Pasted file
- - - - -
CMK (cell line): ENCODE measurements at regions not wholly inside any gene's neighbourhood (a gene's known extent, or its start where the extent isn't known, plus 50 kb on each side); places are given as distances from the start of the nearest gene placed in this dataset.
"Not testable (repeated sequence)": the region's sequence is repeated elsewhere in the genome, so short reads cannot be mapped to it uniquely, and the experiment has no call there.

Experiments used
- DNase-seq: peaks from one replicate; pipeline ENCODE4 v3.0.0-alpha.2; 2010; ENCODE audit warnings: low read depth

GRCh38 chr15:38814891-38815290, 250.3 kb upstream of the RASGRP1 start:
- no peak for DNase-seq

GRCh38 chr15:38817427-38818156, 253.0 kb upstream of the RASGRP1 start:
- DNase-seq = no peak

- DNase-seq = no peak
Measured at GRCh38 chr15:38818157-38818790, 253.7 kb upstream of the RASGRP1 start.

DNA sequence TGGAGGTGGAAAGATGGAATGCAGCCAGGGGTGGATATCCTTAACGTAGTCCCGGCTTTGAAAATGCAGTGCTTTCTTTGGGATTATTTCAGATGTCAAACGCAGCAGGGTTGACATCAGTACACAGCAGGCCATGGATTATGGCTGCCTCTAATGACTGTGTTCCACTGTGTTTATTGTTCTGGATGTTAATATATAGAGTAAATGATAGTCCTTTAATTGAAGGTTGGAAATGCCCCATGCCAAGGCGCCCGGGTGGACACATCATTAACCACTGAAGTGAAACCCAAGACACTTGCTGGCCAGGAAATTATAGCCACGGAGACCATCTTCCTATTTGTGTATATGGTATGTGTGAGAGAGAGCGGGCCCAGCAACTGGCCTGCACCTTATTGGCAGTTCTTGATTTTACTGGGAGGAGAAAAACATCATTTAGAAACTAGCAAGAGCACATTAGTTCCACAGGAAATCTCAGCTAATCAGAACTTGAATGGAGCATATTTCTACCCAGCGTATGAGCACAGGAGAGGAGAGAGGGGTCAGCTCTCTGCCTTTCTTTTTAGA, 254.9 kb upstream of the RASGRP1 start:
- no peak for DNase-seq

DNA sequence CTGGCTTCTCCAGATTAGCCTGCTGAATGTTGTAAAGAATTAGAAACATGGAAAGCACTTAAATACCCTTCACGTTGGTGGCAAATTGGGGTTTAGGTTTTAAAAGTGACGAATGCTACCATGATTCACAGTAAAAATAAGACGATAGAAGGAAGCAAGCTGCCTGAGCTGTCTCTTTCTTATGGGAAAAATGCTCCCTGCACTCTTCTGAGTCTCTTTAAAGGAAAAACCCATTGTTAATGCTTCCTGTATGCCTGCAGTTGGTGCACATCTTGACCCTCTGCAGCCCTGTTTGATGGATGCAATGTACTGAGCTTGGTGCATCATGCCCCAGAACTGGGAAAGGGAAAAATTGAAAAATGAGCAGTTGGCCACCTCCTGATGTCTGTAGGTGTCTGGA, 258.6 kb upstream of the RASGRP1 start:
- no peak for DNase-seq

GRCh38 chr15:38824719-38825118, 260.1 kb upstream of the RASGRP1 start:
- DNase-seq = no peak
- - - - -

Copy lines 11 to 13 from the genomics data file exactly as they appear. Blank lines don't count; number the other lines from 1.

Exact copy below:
DNA sequence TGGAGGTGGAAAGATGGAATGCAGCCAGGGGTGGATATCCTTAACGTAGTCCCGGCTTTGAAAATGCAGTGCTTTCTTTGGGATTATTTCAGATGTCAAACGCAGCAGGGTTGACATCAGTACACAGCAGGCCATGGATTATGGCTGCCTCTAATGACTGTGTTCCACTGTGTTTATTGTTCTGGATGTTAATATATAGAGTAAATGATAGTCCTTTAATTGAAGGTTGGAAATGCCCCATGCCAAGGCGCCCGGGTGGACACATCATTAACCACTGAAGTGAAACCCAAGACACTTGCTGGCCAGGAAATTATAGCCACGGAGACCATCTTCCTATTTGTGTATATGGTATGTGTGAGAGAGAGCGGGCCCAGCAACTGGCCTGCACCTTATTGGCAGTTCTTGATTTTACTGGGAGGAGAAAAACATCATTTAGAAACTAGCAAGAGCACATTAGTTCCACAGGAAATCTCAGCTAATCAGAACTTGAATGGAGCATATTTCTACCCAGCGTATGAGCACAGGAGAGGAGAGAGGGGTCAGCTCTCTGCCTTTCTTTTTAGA, 254.9 kb upstream of the RASGRP1 start:
- no peak for DNase-seq

DNA sequence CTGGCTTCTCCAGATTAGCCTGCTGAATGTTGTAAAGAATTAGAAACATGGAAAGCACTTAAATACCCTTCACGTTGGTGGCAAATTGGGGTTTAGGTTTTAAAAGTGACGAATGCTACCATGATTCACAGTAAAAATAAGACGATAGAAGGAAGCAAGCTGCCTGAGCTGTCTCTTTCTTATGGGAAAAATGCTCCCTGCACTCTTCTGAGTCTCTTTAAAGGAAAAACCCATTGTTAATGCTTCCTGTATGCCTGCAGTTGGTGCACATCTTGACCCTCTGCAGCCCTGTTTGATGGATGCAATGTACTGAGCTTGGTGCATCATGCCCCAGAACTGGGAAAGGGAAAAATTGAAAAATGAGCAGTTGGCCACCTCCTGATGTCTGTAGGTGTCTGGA, 258.6 kb upstream of the RASGRP1 start: